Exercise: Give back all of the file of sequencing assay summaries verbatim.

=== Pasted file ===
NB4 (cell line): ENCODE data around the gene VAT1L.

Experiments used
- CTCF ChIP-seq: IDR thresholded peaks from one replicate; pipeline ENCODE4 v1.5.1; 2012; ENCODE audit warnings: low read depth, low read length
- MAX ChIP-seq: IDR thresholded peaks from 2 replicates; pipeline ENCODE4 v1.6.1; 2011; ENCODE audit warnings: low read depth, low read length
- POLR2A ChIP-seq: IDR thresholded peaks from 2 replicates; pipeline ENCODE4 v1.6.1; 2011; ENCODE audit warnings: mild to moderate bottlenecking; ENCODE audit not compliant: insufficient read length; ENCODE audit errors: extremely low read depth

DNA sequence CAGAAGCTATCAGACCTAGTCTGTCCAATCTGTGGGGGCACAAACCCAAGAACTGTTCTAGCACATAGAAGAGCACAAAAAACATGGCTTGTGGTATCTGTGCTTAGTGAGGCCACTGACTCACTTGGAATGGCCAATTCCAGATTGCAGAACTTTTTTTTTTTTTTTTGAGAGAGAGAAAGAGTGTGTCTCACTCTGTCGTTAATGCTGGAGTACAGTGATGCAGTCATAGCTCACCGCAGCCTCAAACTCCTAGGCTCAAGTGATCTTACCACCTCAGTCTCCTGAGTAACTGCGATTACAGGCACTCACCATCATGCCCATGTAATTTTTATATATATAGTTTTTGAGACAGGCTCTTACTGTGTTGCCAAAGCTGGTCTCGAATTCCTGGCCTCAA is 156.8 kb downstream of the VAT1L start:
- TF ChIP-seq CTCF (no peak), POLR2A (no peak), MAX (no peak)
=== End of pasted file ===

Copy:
NB4 (cell line): ENCODE data around the gene VAT1L.

Experiments used
- CTCF ChIP-seq: IDR thresholded peaks from one replicate; pipeline ENCODE4 v1.5.1; 2012; ENCODE audit warnings: low read depth, low read length
- MAX ChIP-seq: IDR thresholded peaks from 2 replicates; pipeline ENCODE4 v1.6.1; 2011; ENCODE audit warnings: low read depth, low read length
- POLR2A ChIP-seq: IDR thresholded peaks from 2 replicates; pipeline ENCODE4 v1.6.1; 2011; ENCODE audit warnings: mild to moderate bottlenecking; ENCODE audit not compliant: insufficient read length; ENCODE audit errors: extremely low read depth

DNA sequence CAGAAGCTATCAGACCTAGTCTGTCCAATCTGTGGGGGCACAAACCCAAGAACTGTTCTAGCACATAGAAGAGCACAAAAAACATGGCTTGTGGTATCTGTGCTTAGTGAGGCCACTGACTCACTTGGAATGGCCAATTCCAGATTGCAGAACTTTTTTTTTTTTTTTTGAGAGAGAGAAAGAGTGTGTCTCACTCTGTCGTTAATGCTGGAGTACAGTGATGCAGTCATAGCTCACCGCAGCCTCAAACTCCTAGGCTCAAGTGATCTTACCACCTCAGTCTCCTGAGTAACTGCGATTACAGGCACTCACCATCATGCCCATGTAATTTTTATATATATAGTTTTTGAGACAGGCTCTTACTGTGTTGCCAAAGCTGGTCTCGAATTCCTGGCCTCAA is 156.8 kb downstream of the VAT1L start:
- TF ChIP-seq CTCF (no peak), POLR2A (no peak), MAX (no peak)